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Snape and Lily: Joint Character Analysis v.3



View Poll Results: Did Snape take Lily's concerns about his Slytherin friends seriously?
Yes, he just covered it up because he had no choice. I blame the sorting. 19 6.91%
Partly. He seemed to have been convinced that he was right and Lily wasn't. 68 24.73%
No, his (re)actions show that he did not listen to her. He was too busy being jealous of James. 119 43.27%
He became a Death Eater to impress Lily, which shows that he misjudged her character severely. 36 13.09%
I disagree with all options and will explain my opinion in a post. 13 4.73%
I think this poll should have a pony option. 20 7.27%
Voters: 275. You may not vote on this poll

 
 
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  #121  
Old September 14th, 2008, 9:23 pm
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Re: Snape and Lily: Joint Character Analysis v.3

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Originally Posted by wickedwickedboy View Post
The issue is dispute was that Snape's request in and of itself caused "magic" to be issued "from him". That was the only thing I was refuting. No magic came from Snape.
I keep trying to point that out too. Snape's request was ordinary. It was the impetus for Voldemort's offer, but that was it. All the magic happened at Godric's Hollow between Voldemort and Lily.


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  #122  
Old September 14th, 2008, 9:49 pm
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Re: Snape and Lily: Joint Character Analysis v.3

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Originally Posted by ComicBookWorm View Post
I keep trying to point that out too. Snape's request was ordinary. It was the impetus for the Voldemort's offer, but that was it. All the magic happened at Godric's Hollow between Voldemort and Lily.
Exactly. And the thing is, Snape asked Voldemort to Spare Lily and we know Voldemort thought it was because he "desired" her. So Voldemort also took Snape's request to mean kill the husband as well as the child, imo, so the wife was left for him.

We don't know what Voldemort was thinking because canon does not say. However, I presume Voldemort saw it in his interests to spare Lily and hand her over to Snape and kill her husband to free her up. And of course Voldemort had his own interest in killing Harry.

Snape made a murderous request, imo, and that is why Dumbledore was disgusted. Based on Snape's mentality at the time and his emotions for Lily as shown throughout the series (albeit in back view after DH); imo, his plans for Lily were also part of Dumbledore's overall disgust with him.

Snape's request to Voldemort was not honorable in any sense of the word, to me. I feel it was altogether nefarious and so even after realizing what he had done (got Lily targeted), his new plan continued to entail the destruction of a family. In my view, Snape held onto that hope even after speaking with Dumbledore, which is why Dumbledore ultimately told him he'd placed his trust in the wrong person, imo. Snape still felt that Voldemort might spare Lily, or in the alternative, Dumbledore would place extra protection on her which would ensure her survival. I think Snape was intelligent enough to realize that if Dumbledore was responsibile for her sole survival, there was less of a chance that Voldemort would be able to turn her over to him directly; but in the long term, I feel he still believed there might be some chance of being with her (he was afterall still batting for both sides theoretically and could reap benefits whereever they might fall). This type of thinking matches that I feel Snape displayed in canon; pretty much contrary to what any realistic outcome would be, imo. Because, beyond the fact that he'd colluded in the act to kill her family (and then tried to save only her), Lily would not have ever decided to be with a person of Snape's character, imo, even in the long run.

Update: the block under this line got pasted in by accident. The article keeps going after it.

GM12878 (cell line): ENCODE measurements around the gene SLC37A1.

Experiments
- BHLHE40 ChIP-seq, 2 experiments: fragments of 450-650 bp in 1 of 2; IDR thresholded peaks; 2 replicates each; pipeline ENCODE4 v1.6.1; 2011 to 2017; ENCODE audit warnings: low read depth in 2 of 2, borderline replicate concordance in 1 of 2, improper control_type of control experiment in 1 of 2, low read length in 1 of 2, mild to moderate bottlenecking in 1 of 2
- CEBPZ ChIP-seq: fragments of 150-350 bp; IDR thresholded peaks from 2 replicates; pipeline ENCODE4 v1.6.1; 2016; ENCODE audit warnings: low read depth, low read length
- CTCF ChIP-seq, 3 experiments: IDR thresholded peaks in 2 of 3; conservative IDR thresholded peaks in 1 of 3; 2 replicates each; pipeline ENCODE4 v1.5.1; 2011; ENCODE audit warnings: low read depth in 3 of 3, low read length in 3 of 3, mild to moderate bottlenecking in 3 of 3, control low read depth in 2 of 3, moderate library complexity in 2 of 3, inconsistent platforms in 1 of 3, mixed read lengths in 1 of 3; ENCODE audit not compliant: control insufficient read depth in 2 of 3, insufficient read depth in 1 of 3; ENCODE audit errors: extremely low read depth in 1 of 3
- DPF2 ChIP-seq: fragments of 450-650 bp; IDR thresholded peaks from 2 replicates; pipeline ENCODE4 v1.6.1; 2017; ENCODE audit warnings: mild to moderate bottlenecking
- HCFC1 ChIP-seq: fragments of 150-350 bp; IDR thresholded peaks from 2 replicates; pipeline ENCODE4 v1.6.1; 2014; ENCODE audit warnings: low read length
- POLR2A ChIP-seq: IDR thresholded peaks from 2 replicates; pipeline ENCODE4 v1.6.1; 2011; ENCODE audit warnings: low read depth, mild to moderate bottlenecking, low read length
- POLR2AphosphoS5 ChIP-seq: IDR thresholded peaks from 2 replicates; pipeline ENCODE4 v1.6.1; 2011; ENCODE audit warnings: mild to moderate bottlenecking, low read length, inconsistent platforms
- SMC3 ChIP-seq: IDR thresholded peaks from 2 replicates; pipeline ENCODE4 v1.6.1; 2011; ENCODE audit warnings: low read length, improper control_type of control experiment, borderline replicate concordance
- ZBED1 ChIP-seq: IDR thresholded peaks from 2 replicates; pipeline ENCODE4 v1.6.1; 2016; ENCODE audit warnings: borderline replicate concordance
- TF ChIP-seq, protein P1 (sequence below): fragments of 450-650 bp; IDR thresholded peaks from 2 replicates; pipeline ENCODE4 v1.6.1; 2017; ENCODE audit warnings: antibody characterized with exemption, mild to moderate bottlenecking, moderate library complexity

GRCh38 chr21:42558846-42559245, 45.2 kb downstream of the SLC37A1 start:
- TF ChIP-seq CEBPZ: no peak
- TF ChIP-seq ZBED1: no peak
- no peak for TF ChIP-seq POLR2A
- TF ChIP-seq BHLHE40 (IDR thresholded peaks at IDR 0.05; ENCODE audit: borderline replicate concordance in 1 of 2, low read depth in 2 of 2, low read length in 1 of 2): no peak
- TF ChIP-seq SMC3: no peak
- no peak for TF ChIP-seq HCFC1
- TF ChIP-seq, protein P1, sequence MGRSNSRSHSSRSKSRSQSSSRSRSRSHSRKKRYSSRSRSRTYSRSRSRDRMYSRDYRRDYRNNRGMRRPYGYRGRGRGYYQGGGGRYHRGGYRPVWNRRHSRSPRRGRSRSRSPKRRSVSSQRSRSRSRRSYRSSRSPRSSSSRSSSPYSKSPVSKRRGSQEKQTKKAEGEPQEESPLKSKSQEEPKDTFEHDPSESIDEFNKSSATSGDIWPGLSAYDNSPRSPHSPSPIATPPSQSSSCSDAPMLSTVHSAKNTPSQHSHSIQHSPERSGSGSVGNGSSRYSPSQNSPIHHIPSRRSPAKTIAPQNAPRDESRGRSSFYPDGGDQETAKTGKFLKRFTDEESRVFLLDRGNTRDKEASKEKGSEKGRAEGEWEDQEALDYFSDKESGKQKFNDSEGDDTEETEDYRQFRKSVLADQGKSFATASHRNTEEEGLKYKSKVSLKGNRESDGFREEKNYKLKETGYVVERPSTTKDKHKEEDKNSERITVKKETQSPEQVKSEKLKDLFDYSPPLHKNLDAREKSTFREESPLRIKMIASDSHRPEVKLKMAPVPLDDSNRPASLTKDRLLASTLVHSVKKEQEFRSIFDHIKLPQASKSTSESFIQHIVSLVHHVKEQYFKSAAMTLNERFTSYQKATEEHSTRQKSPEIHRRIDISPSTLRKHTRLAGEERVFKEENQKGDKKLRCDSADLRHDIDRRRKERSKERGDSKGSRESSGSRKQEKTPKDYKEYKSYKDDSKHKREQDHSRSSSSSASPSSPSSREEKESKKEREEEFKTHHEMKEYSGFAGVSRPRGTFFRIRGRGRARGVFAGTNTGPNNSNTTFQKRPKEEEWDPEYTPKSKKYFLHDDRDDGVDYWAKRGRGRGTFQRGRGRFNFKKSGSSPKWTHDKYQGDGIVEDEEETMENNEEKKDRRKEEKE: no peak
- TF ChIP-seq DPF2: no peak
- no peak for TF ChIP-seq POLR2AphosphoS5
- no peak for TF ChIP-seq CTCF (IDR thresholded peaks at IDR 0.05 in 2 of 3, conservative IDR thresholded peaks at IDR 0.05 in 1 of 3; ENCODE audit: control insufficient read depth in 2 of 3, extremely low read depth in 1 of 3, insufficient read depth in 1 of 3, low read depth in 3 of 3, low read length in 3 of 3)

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  #123  
Old September 15th, 2008, 10:40 am
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Re: Snape and Lily: Joint Character Analysis v.3

Voldemort would have killed the husband and child regardless of what request was made to him. So Snape's request did in no way make those murders more probable, or acted as an incentive for Voldemort to kill the Potters, or in any way influenced the already taken decision about murdering James and Harry. Therefore, I see now way in which the request can be called "murderous".


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  #124  
Old September 15th, 2008, 11:19 am
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Re: Snape and Lily: Joint Character Analysis v.3

We don't really know that Voldemort had decided to kill James. He only wanted to kill Harry, which was why he assented to Snape's request to let Lily live. Voldemort probably figured he would have to kill James to get to Harry, but I doubt he would have sought out James to kill him if he wasn't home. Voldemort was very goal-oriented in this effort. He was worried about the prophecy.


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  #125  
Old September 15th, 2008, 11:43 am
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Re: Snape and Lily: Joint Character Analysis v.3